"What are you?" Phedontre managed to get out. 

"Oh, come now, Phedontre. Even tho you are of a separate culture of sorts, surely you've heard of the Irish little people, commonly known as leprechauns."

"You can't be a leprechaun. I must be dreaming." 

Phedontre dropped his head back, no longer clinging to the tiny figure he just spoke to. His eyes closed, he allowed himself to slumber once more, lost in the fabric of dreams, where he obviously was anyway, if he was seeing so-called leprechauns. 

The illumination in the room had changed. Sunlight was brighter and had now shifted between the blinds, causing different rays of light to strike walls and objects and allow some grainy visibility with some aspect of clearance. 

And there sat the silly little man on the corner of his mattress, his arms crossed . 

"Are ye awake now?" it asked. 

"I must still be asleep," Phedontre said as he fell back once more to look up at the ceiling. 

"Nay, laddie. Ye are as awake as ye were earlier, nearly four hours ago."

"And your still here?" Phedontre turned to the figure and asked. 

"Aye, laddie. Ye caught me. I'm not allowed to depart, even if ye physically release me."

"So you are going to stay with me for how long?" 

The little man walked across the mattress to sit better in Phedontre's view. 

"Ye know the rules, Phedontre. The same rules that have been in effect for untold generations."

Phedontre looked at the little man and furrowed his brow. 

"Three wishes? Three wishes?"

The little man smiled. 

"Aye, laddie. I must grant ye three wishes of your choosing," the little fellow said. 

Phedontre looked at him with absolute suspicion. He reclined back on his arm and looked off in the distance.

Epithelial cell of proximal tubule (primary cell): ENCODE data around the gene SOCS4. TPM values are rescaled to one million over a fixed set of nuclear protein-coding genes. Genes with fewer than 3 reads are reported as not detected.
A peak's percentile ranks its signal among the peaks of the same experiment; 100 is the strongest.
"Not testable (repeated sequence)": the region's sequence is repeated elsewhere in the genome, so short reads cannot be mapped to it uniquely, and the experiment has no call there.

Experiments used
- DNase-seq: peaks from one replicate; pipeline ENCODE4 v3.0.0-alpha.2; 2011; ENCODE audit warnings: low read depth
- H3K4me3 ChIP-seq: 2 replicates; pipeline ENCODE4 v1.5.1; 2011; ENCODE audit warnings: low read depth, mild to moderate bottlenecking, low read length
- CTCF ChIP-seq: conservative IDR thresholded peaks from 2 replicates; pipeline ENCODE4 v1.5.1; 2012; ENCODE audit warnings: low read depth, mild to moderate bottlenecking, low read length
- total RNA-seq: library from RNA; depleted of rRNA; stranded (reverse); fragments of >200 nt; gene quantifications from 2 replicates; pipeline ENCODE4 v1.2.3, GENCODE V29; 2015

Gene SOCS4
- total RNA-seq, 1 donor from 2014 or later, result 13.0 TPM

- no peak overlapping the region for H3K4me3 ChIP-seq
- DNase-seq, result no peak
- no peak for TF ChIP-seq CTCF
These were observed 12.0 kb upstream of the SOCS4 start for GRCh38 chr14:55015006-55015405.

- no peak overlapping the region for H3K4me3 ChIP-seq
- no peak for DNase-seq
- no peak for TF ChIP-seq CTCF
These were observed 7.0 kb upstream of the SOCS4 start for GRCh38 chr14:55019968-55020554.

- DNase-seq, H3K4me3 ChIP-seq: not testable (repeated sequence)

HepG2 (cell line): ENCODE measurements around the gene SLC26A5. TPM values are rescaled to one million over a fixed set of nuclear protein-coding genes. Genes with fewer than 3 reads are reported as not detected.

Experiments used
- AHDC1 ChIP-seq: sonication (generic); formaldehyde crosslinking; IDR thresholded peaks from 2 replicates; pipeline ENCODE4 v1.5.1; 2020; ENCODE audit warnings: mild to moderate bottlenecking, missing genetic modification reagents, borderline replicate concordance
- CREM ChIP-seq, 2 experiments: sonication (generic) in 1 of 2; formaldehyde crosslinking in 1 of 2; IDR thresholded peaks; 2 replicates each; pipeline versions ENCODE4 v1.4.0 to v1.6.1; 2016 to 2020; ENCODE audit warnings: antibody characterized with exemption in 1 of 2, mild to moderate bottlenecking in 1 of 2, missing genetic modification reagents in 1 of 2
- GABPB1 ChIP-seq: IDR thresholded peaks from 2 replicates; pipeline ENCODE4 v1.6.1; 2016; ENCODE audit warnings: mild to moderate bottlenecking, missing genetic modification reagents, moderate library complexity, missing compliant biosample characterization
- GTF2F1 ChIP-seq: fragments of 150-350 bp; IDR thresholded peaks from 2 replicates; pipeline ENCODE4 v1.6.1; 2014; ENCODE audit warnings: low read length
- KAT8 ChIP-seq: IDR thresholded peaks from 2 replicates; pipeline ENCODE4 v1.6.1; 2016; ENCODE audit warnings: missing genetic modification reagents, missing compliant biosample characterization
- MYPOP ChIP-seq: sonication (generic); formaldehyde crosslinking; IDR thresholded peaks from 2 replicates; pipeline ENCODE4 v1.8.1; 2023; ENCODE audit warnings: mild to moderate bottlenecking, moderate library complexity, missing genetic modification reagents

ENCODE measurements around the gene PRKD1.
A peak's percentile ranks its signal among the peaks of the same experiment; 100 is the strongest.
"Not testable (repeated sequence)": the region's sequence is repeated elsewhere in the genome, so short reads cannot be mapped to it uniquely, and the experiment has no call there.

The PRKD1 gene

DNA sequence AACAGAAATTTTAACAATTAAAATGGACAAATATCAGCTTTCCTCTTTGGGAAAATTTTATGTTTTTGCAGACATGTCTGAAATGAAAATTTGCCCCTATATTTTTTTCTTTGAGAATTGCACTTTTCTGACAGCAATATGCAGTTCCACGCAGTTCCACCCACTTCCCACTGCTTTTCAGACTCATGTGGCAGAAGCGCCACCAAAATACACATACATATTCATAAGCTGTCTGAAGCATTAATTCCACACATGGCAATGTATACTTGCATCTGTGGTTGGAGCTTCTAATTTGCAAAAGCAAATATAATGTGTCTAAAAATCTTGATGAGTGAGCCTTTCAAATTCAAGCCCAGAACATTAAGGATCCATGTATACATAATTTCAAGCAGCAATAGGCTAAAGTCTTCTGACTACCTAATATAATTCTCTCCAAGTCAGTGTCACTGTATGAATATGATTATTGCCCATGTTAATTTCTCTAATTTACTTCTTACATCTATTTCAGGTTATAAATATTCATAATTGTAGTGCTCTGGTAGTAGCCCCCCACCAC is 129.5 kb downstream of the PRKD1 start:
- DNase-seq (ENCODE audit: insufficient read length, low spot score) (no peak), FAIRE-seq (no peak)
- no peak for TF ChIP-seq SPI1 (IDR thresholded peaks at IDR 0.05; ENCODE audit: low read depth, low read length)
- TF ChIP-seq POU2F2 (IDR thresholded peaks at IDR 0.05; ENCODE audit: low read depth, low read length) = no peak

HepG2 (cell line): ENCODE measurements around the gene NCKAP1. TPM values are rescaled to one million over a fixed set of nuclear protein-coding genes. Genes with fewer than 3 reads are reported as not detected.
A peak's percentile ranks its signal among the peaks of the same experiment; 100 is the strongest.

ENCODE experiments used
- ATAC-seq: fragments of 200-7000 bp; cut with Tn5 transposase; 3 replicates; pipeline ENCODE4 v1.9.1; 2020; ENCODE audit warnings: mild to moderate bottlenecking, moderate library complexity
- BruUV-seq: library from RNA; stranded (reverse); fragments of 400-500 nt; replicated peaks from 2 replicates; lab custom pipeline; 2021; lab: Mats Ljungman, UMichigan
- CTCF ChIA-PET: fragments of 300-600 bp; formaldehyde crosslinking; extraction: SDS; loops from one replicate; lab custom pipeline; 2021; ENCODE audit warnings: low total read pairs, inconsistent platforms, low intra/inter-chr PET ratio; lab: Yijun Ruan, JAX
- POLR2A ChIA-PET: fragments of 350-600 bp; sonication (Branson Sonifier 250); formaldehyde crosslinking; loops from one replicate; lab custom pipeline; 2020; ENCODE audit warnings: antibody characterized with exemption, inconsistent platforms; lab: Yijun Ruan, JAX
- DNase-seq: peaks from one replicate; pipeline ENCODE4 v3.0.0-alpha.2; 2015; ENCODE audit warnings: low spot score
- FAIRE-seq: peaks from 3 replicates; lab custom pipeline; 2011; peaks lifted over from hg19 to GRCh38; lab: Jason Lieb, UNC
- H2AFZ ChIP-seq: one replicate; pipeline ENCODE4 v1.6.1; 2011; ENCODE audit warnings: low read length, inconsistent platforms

"Oh, come on, you ridiculous little person, . . . "

"Joe, you may call me. All my friends do."

"Yea, whatever. We both know good and well how these so-called wishes work out. I never get anything I really want or I end up with something even worse."

Joe smiled once more. "Now, laddie. I wouldn't do you that way. My word is as honest as the days are long."

Phedontre sat up on the bed. "Sorry, Mac, . . . . "

"Joe, please. Joe."

"Either way, I know you will offer up nothing but a bunch of crappy wishes, so I ain't playin'." Phedontre stood and walked to the closet to get some different clothes to put on. 

"But, laddie. I can't leave yer presence until ye make yer wishes."

Phedontre changed his shirt. He looked over at Joe. 

"Allright. You want wishes. I'll give you wishes. I wish for a quarter, a dime and a nickel. Nothing else, so then you'll be gone."

"Is that all ye want, laddie?" 

"Yes, that's all I want, laddie," Phedontre said, kicking off his shoes. "There's no point in wanting more. You'll have me robbing a bank or something or turn me into a Caucasian."

"So ye just want the quarter, the dime and the nickel?" 

Phedontre dropped his pants. 

"You got it! Forty cent!" 

"Forty cent?" 

"Yes!"

"So be it, Phedontre."

"Well? Where's my forty cents?" 

"Look upon yourself, laddie," Joe said, reclining on the mattress. 

Phedontre now stood before his open closet, but in much cleaner attire than he had slept in. The dark socks he had been wearing were now bright blue ones. There was even scent about his person; deodorant and after shave. 

"What's this?" he asked Joe.